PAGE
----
Even seniors with solid, low-risk retirement portfolios need to review their plans at least once a year, Mueller says, and maybe quarterly for retirees whose portfolios are more complex. Interest-rate risk and inflation risk are unpredictable and can cause large fluctuations in retirement income and savings.
“New things creep in, like the changing face and costs of healthcare and long-term care,” Mueller says. “We might not make any changes or adjustments, but it is still a good idea to do a review.”
Securities sold, advisory services offered through CUNA Brokerage Services, Inc. (CBSI), member FINRA/SIPC, a registered broker/dealer and investment advisor. CBSI is under contract with
the financial institution to make securities available to members. Not NCUA/NCUSIF/FDIC insured, may lose value, no financial institution guarantee. Not a deposit of any financial institution. CUNA Brokerage Services, Inc., is a registered broker/dealer in all fifty states of the United States of America. FR-2663759.1-0719-0821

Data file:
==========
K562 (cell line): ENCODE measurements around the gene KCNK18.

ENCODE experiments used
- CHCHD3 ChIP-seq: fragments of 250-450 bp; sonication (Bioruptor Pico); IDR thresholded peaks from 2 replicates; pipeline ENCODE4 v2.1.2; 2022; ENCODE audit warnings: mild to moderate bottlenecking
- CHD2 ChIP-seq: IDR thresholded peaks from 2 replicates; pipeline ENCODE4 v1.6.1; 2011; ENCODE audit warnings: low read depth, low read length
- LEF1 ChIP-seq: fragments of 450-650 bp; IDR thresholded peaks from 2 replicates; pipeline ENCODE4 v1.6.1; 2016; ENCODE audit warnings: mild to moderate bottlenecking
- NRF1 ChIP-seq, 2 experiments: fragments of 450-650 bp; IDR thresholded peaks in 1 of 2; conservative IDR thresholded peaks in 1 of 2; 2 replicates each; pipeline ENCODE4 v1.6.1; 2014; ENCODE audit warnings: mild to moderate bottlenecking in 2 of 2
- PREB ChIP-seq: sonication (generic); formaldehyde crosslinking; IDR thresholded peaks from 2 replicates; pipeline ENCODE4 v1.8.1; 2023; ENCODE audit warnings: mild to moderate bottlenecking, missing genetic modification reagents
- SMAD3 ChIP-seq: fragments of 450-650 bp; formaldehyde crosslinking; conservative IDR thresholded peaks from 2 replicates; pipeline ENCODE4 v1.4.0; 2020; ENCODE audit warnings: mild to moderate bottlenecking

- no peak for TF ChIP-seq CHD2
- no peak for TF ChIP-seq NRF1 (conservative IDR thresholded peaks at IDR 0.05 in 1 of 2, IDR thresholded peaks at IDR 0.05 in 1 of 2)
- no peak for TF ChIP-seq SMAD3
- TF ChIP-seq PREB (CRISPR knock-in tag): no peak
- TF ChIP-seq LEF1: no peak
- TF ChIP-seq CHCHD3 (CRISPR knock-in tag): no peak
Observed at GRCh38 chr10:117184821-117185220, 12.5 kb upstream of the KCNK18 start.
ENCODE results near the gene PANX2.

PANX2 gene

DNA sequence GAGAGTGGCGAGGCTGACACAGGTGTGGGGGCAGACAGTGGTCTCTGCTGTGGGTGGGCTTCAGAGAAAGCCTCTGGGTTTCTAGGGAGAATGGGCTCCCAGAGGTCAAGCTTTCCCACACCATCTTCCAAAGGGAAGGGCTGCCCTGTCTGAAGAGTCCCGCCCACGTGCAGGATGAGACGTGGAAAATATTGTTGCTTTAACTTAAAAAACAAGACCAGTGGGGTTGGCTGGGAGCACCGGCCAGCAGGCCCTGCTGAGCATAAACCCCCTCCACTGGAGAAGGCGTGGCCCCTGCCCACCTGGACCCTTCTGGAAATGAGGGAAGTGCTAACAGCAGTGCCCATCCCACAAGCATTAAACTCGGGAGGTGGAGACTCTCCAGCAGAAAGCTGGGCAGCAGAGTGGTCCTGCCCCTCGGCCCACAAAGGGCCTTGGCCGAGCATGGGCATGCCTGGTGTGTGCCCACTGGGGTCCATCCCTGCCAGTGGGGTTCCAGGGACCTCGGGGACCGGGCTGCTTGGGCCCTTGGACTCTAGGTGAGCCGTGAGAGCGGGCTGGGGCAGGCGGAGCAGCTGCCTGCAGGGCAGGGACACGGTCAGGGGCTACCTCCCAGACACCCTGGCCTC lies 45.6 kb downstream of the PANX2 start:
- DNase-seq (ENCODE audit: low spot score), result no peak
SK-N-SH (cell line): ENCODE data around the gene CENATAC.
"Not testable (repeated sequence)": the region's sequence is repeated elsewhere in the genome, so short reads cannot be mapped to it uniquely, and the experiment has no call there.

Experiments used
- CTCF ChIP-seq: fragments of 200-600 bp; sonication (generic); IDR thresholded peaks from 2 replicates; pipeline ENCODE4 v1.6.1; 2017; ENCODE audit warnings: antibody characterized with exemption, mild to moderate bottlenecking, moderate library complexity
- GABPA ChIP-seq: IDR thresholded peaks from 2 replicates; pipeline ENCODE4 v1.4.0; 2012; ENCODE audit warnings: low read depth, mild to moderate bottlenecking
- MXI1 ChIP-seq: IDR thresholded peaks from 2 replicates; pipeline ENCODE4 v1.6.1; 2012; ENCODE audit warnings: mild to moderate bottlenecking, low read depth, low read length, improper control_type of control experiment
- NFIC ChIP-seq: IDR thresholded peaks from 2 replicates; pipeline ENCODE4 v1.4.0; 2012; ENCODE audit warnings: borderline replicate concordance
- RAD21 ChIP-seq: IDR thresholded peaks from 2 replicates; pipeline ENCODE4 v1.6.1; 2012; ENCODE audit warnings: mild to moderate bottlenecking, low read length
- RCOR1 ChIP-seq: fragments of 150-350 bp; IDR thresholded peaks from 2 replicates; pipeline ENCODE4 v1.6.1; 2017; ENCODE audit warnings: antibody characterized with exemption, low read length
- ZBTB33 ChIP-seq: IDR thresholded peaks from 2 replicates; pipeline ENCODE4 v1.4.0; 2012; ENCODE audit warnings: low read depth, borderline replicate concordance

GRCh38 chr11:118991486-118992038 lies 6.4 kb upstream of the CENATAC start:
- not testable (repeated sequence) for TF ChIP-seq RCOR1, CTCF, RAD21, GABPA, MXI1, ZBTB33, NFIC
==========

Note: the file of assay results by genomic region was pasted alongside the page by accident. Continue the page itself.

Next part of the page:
UW Credit Union
Financial planning for people who are retired or very close to retirement is different than other financial planning because it allows you to plan with fewer unknowns, for better or worse. You are no longer dreaming about how much money you “might” earn in your career or how much money your investments “might” earn for you. You are working with the money you have on hand and figuring out how to use it to live the retired life you want to have.
“There is a heightened sense of awareness about what is real and what is likely,” says Tim Schiefelbein, CFP®, a UW Credit Union financial consultant. “It is no longer theoretical. Plus, there are all of the pieces of the puzzle you have to consider when you think about how much money you need every year and how much you can risk.”